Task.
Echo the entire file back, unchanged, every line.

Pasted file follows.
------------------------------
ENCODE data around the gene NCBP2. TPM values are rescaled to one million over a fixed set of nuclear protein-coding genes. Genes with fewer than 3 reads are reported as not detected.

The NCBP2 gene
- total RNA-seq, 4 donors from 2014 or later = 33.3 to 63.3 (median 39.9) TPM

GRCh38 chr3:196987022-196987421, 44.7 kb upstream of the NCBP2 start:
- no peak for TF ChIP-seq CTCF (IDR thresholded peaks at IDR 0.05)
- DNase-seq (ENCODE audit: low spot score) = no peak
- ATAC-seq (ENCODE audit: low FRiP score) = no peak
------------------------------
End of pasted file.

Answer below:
ENCODE data around the gene NCBP2. TPM values are rescaled to one million over a fixed set of nuclear protein-coding genes. Genes with fewer than 3 reads are reported as not detected.

The NCBP2 gene
- total RNA-seq, 4 donors from 2014 or later = 33.3 to 63.3 (median 39.9) TPM

GRCh38 chr3:196987022-196987421, 44.7 kb upstream of the NCBP2 start:
- no peak for TF ChIP-seq CTCF (IDR thresholded peaks at IDR 0.05)
- DNase-seq (ENCODE audit: low spot score) = no peak
- ATAC-seq (ENCODE audit: low FRiP score) = no peak